It's the front side bus (FSB) frequency. It's a technical detail that's not worth worrying about.


May 18, 2010, 6:37 pm

This looks great, I bought a TX2 about a year ago and its a similar sort of thing, but this has the advantage of being cheaper, running cooler and having longer battery life. I have been very happy with the TX2 so I would say this is a winner.

The tablet function doesnt offer that much in real usability, but with a convertable you dont lose anything either. And you can play Crayon World Deluxe which is awesome, and I used it for drawing Economic diagrams in one note while in lectures as well which was the main reason for buying it.


May 18, 2010, 6:52 pm


The Asus T101MT is a netbook, not a laptop at all. Thus it's a very different beast from the Butterfly Touch reviewed here. It has a weak Atom CPU, half the RAM, a less powerful battery, lower screen resolution, etc.

As to the Acers, if you're not planning to run anything that will severely tax the PB's Celeron there's no reason to pay £100 more, especially since you then miss out on the included copy of Adobe Elements 8 too.


Sorry, that's the FSB. Core CPU speed is 1.2GHz.


May 18, 2010, 8:21 pm

This is in a different league to the T101MT. Very nearly went for this but stumped up for the HP tm2. Got a SU4100 dual core CULV with ati 4550 dedicated graphics (512MB), wacom touch screen/ pen and a bundled external drive with the same keyboard ( and sadly touchpad) as the envy 13. I feel like a stolen it at £700 considering I can modern warefare two on it. It's quite interesting playing that with a pen! I recommend anyone in the market checks one out as an alternative. The touchsmart software isn't bad either.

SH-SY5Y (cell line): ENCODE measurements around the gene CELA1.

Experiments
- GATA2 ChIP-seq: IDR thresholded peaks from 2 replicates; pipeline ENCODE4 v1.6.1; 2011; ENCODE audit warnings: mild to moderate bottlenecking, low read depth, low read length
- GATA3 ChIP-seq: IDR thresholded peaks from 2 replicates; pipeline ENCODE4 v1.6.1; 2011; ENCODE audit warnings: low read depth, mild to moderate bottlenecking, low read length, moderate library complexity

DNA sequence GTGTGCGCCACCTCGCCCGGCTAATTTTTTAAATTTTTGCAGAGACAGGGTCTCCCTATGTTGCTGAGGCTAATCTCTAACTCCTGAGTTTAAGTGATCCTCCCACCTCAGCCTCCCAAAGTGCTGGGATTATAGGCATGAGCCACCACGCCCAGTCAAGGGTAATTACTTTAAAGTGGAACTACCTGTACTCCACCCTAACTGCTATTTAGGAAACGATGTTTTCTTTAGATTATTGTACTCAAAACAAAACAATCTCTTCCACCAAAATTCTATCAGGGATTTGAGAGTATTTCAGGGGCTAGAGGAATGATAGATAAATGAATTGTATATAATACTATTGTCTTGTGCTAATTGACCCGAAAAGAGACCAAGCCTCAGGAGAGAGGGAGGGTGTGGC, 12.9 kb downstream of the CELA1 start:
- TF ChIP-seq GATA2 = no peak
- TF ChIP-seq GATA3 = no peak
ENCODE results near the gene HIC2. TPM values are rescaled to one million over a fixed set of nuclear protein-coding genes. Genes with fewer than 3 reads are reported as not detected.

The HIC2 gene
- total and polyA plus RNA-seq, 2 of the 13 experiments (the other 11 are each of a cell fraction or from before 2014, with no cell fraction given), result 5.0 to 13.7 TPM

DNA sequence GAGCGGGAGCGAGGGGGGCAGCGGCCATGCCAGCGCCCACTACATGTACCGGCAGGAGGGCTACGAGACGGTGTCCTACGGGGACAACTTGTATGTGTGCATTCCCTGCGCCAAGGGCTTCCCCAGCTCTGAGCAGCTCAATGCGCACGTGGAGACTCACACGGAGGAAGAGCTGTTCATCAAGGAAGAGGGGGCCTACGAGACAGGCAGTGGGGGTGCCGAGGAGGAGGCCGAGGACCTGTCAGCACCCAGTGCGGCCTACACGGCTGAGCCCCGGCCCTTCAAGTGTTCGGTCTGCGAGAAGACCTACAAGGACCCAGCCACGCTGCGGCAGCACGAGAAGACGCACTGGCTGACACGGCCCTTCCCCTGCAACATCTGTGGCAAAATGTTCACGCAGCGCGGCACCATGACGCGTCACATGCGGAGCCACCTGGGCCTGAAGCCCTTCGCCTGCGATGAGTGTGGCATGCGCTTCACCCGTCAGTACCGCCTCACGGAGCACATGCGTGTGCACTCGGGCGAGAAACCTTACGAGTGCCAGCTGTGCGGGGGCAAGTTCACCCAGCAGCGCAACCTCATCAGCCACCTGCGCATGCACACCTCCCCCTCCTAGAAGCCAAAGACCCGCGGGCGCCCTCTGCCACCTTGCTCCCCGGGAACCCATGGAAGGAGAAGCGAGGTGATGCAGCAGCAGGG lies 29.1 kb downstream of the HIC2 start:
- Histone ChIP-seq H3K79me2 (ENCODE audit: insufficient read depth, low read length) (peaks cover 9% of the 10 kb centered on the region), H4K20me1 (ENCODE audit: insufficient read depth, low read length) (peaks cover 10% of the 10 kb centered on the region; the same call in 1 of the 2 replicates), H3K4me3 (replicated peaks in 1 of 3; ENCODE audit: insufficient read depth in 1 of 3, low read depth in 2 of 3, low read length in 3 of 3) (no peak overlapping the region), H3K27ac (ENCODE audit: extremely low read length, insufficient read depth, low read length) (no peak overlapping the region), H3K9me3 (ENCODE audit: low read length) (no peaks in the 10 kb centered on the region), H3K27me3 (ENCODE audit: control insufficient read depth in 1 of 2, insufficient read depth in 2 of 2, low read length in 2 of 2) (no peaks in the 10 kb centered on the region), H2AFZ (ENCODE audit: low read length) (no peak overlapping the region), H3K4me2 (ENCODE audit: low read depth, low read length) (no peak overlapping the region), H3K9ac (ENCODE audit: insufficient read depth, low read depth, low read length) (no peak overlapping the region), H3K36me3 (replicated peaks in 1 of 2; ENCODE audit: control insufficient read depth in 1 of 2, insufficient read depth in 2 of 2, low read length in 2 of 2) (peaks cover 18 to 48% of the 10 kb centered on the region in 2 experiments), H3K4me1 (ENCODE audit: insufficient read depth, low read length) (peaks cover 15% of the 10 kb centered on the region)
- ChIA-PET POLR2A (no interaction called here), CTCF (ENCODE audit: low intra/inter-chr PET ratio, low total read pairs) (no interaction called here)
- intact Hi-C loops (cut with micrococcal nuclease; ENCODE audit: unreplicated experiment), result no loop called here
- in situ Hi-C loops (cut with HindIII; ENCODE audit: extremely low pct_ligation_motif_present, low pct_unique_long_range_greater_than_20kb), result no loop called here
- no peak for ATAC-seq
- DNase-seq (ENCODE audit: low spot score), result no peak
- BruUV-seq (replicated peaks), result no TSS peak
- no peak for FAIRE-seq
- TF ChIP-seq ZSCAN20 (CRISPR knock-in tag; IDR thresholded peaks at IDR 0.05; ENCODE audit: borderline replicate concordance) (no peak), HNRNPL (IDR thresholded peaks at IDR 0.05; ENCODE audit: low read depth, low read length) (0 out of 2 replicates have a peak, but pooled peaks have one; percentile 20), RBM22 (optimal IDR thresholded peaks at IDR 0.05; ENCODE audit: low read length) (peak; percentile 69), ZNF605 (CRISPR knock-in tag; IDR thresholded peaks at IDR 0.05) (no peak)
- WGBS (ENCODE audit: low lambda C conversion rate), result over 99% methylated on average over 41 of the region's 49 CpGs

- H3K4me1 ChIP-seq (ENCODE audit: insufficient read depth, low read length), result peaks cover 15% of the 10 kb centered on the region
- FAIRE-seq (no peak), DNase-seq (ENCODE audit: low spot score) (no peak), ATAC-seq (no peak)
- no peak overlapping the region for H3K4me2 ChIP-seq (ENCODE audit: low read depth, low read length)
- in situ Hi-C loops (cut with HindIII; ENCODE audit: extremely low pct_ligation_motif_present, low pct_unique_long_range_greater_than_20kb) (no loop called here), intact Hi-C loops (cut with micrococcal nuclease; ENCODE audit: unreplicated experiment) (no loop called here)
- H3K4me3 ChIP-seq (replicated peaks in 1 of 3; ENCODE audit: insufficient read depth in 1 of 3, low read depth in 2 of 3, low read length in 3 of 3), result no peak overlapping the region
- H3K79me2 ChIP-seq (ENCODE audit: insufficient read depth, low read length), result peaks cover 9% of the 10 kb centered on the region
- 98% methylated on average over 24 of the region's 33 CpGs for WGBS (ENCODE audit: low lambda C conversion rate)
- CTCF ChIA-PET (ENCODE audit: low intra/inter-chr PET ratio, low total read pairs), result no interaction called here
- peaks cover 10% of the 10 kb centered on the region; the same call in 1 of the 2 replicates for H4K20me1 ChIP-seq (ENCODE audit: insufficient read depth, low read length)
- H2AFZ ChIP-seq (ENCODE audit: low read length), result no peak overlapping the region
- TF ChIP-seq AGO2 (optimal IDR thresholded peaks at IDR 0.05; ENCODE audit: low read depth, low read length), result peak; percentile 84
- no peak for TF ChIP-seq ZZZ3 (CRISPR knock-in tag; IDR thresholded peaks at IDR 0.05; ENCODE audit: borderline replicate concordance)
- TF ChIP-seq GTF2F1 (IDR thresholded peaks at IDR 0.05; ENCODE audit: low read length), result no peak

May 18, 2010, 8:47 pm

Apologies if this a dummies question but with these tablets can the screen orientation change?

I never played with these things or dabbled in windows on a tablet. It looks tempting if the screen can accomodate scrolling documents like web pages to compensate its size.


May 19, 2010, 12:03 am

Yes to both of your questions hank


May 19, 2010, 1:58 am

@Andy. I took delivery of my TM2 last week and I think it's a fantastic machine. I had been planning on buying a Lenovo X201T but the HP is £800 cheaper and has a better graphics card.

It takes a little bit of frigging about to get the digitiser to be pressure sensitive and still get the multi-touch to work but once you do you've got a great laptop, a digital sketchbook and an occasional gaming machine. Once again I'm going to big up Sketch Book Pro as an excellent drawing tool, especially for a tablet.

Nicholas Pires

May 20, 2010, 3:02 pm

I bought the Acer 1825PTZ in Singapore last week and brought it back with me. Excellent device it has to be said. Got it bundled with an external slimline dvd-rw and wireless mouse which is handy. My question is though seeing at the screen is capacitive and not resistive like the older 1820PTZ is there a special stylus that can be used with this if I intend on using Photoshop or SketchBook Pro??


May 20, 2010, 5:41 pm

@Nicholas - It looks like the Acer doesn't use a digitiser at all, is this correct? If so you'd have to use a conductive stylus like this ( http://tenonedesign.com/sty... ) or you could make one with a little bit of conductive foam and some wire. These won't be pressure sensitive but at least they'll be more precise than using a finger.